The analysis points out the public safety value of having a law enforcement station in the downtown area with associated cruiser traffic. It also points out the county jail has been located somewhere in the downtown area of the county seat since the early 1800s. Further, the former jail has been renovated and operates as a restaurant across the street from the justice center. Upscale residential construction is being built on speculation across the street.

There is also a significant possibility that efforts to identify another site for the jail would generate opposition from residents in the new area, as recently was experienced when development was proposed near the current Wooster City Schools high school.

Commissioners are actively reviewing this analysis to decide how design and financing plans can move forward. They have the duty of providing facilities for county government services.

Wayne County Justice Center

AG Yost Suing Facebook

AG Yost Suing Facebook

COLUMBUS, OH, Nov. 15, 2021 — Ohio Attorney General Dave Yost has filed a lawsuit against the social-media giant Facebook for misleading the public on how it controlled its proprietary algorithm all in an effort to boost its stock and deceive shareholders.

The lawsuit, filed on behalf of the Ohio Public Employees Retirement System (OPERS) and Facebook investors, contends that from April 29 through Oct. 21, 2021, Facebook and its senior executives violated federal securities laws by purposely misleading the public about the negative effects its products have on the health and well-being of children and the steps the company has taken to protect the public. 

“Facebook said it was looking out for our children and weeding out online trolls, but in reality was creating misery and divisiveness for profit,” Yost said. “We are not people to Mark Zuckerberg, we are the product and we are being used against each other out of greed.”

Facebook’s scheme was revealed in the Wall Street Journal in September and in internal documents and statements provided in October by a former Facebook employee who blew the whistle on Facebook, underscoring how the company “chooses profit over safety.” 

Zuckerberg and other company officials, the lawsuit maintains, knew that they were making false statements regarding the safety, security, and privacy of its platforms. Facebook admitted in those internal documents that “We are not actually doing what we say we do publicly.”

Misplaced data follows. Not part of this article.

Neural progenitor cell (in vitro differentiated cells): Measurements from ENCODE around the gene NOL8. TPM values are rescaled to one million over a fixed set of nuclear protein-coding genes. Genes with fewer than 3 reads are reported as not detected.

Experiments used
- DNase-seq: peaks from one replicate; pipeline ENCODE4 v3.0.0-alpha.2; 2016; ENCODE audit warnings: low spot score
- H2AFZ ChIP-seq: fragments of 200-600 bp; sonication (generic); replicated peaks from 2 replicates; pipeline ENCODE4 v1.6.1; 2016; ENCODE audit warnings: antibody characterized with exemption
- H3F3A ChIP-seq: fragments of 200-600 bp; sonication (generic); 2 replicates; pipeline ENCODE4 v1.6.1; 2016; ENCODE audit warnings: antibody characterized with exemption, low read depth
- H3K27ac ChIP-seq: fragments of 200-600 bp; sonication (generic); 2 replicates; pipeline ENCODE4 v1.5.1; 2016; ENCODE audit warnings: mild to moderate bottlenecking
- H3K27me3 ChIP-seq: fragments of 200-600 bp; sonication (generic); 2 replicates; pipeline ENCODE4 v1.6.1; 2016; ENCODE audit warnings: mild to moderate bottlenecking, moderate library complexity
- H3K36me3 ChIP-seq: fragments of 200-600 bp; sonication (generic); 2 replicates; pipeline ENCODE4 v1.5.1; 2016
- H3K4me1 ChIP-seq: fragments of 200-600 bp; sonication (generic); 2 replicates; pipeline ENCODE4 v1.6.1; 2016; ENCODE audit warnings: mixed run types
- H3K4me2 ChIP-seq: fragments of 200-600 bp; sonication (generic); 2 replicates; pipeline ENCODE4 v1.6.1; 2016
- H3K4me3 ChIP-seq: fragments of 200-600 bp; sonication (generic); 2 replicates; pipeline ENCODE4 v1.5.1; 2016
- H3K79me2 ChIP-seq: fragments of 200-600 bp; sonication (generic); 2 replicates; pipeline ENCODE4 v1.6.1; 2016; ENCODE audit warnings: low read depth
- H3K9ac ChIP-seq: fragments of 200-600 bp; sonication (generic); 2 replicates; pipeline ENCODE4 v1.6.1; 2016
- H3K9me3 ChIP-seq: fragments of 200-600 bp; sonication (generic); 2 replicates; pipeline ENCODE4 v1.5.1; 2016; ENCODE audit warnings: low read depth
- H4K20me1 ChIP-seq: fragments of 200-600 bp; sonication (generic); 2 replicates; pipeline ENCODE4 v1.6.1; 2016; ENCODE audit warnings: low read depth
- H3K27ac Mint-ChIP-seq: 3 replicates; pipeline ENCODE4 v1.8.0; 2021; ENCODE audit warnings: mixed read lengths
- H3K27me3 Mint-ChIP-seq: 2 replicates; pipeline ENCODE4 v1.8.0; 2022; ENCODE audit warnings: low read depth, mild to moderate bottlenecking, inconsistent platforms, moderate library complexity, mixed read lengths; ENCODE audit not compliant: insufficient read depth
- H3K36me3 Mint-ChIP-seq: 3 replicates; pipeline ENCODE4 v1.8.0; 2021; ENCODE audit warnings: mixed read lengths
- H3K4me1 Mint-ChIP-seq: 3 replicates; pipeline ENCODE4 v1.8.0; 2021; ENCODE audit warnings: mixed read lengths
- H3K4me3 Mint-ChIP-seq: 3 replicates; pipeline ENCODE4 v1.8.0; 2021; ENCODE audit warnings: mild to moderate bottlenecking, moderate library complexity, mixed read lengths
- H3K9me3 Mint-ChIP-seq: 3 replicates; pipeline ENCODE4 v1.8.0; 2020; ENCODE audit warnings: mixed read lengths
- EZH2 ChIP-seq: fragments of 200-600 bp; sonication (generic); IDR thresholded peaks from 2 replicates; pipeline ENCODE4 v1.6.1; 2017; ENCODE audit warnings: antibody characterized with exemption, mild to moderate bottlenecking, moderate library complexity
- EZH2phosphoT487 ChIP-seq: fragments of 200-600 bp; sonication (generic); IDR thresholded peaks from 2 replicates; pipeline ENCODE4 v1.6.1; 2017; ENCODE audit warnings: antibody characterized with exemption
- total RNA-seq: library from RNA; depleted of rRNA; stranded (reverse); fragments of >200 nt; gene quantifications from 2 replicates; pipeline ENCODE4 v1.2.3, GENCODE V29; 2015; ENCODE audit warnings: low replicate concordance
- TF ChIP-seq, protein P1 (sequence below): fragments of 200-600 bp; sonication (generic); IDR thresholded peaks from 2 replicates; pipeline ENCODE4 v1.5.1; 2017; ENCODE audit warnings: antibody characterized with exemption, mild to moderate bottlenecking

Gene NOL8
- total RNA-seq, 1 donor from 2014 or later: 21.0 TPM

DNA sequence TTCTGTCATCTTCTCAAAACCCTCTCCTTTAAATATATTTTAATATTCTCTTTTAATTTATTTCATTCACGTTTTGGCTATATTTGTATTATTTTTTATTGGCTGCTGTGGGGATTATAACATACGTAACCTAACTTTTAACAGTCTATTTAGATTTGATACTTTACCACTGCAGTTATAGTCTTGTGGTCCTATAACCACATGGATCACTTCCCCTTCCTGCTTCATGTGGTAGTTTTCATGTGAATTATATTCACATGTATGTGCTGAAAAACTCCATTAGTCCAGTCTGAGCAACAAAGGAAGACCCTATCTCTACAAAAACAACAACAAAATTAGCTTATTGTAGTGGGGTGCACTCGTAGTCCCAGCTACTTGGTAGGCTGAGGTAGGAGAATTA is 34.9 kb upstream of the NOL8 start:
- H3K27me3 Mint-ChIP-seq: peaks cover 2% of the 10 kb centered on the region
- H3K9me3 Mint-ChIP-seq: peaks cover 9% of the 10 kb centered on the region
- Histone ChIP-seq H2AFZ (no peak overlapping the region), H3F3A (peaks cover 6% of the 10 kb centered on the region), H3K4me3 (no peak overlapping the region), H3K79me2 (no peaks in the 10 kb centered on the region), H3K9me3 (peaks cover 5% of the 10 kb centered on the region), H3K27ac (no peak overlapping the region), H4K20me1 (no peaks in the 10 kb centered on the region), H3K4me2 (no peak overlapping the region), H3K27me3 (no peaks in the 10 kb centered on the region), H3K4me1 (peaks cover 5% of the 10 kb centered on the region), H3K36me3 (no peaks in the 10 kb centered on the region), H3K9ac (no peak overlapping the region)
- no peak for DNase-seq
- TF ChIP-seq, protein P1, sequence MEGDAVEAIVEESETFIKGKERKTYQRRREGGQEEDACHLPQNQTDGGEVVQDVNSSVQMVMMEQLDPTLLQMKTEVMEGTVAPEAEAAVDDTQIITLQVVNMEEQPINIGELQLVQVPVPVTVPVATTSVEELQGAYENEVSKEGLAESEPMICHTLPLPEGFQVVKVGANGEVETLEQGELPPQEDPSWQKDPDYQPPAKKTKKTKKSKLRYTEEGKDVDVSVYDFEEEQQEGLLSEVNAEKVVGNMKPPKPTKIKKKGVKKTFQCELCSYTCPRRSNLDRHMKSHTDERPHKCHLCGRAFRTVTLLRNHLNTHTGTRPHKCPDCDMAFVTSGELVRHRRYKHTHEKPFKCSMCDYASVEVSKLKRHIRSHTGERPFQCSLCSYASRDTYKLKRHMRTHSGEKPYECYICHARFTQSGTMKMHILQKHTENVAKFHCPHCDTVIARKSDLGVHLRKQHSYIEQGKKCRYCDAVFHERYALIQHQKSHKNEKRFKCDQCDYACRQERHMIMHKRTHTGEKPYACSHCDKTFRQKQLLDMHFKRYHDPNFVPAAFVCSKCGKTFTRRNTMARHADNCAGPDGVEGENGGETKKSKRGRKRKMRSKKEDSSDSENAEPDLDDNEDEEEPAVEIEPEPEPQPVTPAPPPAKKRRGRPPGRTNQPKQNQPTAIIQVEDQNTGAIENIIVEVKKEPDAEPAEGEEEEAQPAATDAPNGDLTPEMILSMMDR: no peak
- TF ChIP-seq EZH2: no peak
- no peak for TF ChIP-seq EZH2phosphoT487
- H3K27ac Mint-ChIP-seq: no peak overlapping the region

In roughly a month, those revelations caused a devaluation in Facebook’s stock of $54.08 per share, causing OPERS and other Facebook investors to lose more than $100 billion.

Yost’s lawsuit not only seeks to recover that lost value but also demands that Facebook make significant reforms to ensure it does not mislead the public about its internal practices.

The lawsuit isn’t the first action that Yost has taken against Facebook, which also owns Instagram. In May, he and 43 other attorneys general sent a letter to Zuckerberg urging him to halt his plans to introduce an Instagram app for kids. 

Although Facebook pulled the plug on the app, the whistleblower’s recent testimony before Congress made clear that Facebook never abandoned its goal to expand its user base by grooming kids to use Facebook’s products in the future. 

Through this lawsuit, Yost intends to reinforce that such improper targeting of children by the social media giant will not be tolerated. 

Yost plans to ask the court by Dec. 27, 2021 – the deadline for such motions – to appoint OPERS as the lead plaintiff in his Facebook securities fraud action. He welcomes other Facebook investors to join him in holding the company and its executives accountable.

There is an existing lawsuit against Facebook with similar allegations that was filed earlier this year on behalf of a retail investor. That lawsuit defines an incorrect time period in which the harm by Facebook’s actions occurred and obscures the damage suffered by shareholders such as OPERS.  

Yost is seeking to correct the period of time when the harmful actions took place and give Ohio a voice to hold Facebook accountable.